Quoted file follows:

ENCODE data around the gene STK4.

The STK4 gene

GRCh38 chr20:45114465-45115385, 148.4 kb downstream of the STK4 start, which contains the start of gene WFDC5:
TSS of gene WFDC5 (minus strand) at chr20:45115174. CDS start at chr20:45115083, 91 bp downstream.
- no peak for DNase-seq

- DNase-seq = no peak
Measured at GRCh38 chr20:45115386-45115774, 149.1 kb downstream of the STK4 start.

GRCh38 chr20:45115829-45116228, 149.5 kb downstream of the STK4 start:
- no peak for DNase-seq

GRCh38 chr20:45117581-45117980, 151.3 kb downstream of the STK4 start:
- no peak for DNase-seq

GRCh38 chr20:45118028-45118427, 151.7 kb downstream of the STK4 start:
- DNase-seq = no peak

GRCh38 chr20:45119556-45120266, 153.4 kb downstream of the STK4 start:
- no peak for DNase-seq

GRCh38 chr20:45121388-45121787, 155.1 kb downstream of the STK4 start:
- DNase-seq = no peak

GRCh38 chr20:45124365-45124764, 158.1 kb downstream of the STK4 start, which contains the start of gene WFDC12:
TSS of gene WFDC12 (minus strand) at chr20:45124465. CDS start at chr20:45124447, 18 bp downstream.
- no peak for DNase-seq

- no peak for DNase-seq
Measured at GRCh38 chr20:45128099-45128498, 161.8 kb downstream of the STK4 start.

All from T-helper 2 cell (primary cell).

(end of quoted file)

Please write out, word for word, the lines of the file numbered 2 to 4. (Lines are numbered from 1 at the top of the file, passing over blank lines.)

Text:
The STK4 gene

GRCh38 chr20:45114465-45115385, 148.4 kb downstream of the STK4 start, which contains the start of gene WFDC5:
TSS of gene WFDC5 (minus strand) at chr20:45115174. CDS start at chr20:45115083, 91 bp downstream.